Unlimited food and running around in front of the stand is better than the actual game for most kids PICTURE: File photo Via Pixabay
If you’re a regular reader of this column you will know I’m a big GAA supporter. I love my club and I love my county.
I’ve been keenly following the latter in the Allianz Football League since it got underway last month. So too have Aidan and Sarah, but bringing them along to a match can be a bit like bringing them to a restaurant.
At first I think it’s a great idea but then realise I’ve had better ideas when I’ve got there!
To be fair to Aidan he’s way better at games than his little sister is. She’s not mad, mind you, but she doesn’t really have a massive interest in sitting down and watching 30 men chasing a round bit of leather for 70 minutes!
She’s not disruptive at games but sitting still wouldn’t be top of her agenda.
She much prefers to scope out the crowd and find a little girl who looks to be a similar age to herself. She normally marches up to whoever she finds, asks her to be her friend and then spends the remainder of the game running around with her new best friend at the front of the stand.
It suits me fine; she’s happy and I get to watch the match. From time to time she will pop back to her seat, look out onto the field and shout out “that’s the spirit” and “you can do it” and off she goes again.
Aidan has way more interest in what’s going on on the field. He can be very animated about it too.
Each point and goal is greeted with celebrations that mimic ones you’d do if your team won the All-Ireland!
He loves to keep a keen eye on the scoreboard and remind me every 30 seconds what the score is. Oh, and he’s been learning Amhrán na bhFiann in school so he’s absolutely delighted that he can now sing along with the masses before throw in.
So while he is reasonably good at games, it’s a big ask to expect a five-year-old to sit down for over 70 minutes considering he’s been made to sit five days a week in school before that.
I’ve learned that feeding them both almost the whole way through a game is one way of allowing me to watch the match in peace.
I’m the stereotypical GAA supporter now; I head off to games with a bag of ham sandwiches and any other snack I can get my hands on before leaving the house.
The bag is always stuffed to the gills with ‘hang’ sandwiches, rice cakes, fruit, while I bribe them throughout the first half with a trip to the shop for a bar of chocolate at half time.
They are always so full of sanwiches and other stuff that luckily I don’t have to face in to the queues for chip van.
Last weekend, my county were playing away from home at a venue some three hours away. I have a friend from that area, so we decided to make a weekend of it and head down for the night and add in a spot of visiting too.
Despite being away from home, I still managed to head off with the big bag of food. However, Sarah was unable to locate herself a new friend this time, so she had to be content with just the food.
She, and her brother, were also quite intrigued by the man sitting two rows behind us. In fact both of them spend the entire game staring at him rather than looking at the game. They thought he was hilarous.
I, however, thought he was anything but. Again, if you are a regular reader of this column you’ll know I am anything but a prude. This fella took the proverbial biscuit, though. Even the best-mannered folk can easily let a few choice words at a game. I know I do.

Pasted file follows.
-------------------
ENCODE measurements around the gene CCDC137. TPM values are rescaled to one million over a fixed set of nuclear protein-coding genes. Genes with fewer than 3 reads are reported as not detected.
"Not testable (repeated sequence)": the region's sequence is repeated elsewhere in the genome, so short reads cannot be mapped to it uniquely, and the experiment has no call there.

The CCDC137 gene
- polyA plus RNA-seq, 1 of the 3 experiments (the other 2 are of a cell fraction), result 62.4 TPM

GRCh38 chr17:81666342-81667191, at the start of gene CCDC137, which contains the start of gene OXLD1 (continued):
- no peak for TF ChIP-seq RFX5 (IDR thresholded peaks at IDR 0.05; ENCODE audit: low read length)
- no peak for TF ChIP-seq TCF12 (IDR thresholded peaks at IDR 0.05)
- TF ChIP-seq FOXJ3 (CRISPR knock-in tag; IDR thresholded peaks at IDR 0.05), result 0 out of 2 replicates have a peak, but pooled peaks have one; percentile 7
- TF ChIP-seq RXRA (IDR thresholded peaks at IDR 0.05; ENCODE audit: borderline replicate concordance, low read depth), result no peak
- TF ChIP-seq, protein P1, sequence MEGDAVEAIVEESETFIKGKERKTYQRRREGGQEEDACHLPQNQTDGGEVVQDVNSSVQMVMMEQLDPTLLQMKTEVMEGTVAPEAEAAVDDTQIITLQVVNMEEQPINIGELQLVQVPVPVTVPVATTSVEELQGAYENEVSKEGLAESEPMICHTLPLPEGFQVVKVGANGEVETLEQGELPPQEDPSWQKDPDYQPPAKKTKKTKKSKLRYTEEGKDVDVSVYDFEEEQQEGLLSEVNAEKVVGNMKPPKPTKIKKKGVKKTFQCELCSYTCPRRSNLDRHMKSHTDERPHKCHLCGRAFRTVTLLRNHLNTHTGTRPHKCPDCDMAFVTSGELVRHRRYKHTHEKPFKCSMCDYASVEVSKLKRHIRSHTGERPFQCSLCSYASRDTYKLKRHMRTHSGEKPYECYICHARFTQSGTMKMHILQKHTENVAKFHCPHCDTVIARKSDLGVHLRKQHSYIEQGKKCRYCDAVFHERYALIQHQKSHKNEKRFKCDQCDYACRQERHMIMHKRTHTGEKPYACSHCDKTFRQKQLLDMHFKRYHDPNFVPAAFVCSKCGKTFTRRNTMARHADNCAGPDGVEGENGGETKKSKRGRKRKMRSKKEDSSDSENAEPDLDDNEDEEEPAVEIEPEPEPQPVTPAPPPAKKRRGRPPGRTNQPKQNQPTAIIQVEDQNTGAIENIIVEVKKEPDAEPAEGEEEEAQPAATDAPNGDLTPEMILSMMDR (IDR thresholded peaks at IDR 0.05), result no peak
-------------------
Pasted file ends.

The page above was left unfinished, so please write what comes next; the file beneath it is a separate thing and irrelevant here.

Yer man behind us, though, was at it from the minute the ball was thrown in to the minute the referee sounded the full-time whistle.
I felt like turning round and punching him in the face, but he was so vicious I thought better of it.
The referee was a “Dublin c**t”, most of the opposition players were a “pack of c***ts” and for a time when things weren’t going their way, even the players he was meant to be supporting were “useless c**ts”.
My kids did not need to be hearing such language. The f-word is bad enough but I totally and utterly despise the c-word. It’s just so so vulgar.
But hear it they did. It’s all they heard and they were fixated by the rude pig behind us.
“What’s wrong with him?” asked Aidan. “I don’t know but just ignore him,” I replied as I tried to distract him by asking him to check the scoreboard again.
My little man couldn’t understand why your man was so angry at a mere football match.
“Maybe he’s hungry,” said Aidan. “Sometimes I get very cross when I’m hungry,” he explained.
He then asked me if we should offer your man a sandwich but I advised him against it.
Meanwhile, Sarah was running up and down in the front row of the stand where we were sitting. I assumed she had gotten over staring at the angry man behind us but I was wrong. Oh so wrong.
“Mammy, what is a c**t?” she asked at the top of her voice. I wanted the ground to open up a swallow me and I was also angry that she was subjected to that terrible word at a football match.
I attempted to fob her off and move on swiftly but she was having none of it. “Just tell me what a c**t is,” she roared at the top of her voice.
At that point Aidan announced he wanted to go to the toilet. Trying to watch the game and calm Sarah down, I told him to pop down to the loo under the stand and do his business. Your man behind us was mid-rant at the time so Aidan was forced to shout at me.
“No mam, I need you to come because I am going to do a poo and I will need you to wipe my bum,” he shouted. I could hear the people around me giggling and we headed off to the toilet. I was relieved to be getting away from the fella behind and escape the interrogation from Sarah to be quite honest.
I’ll be back in two weeks, folks — until then!
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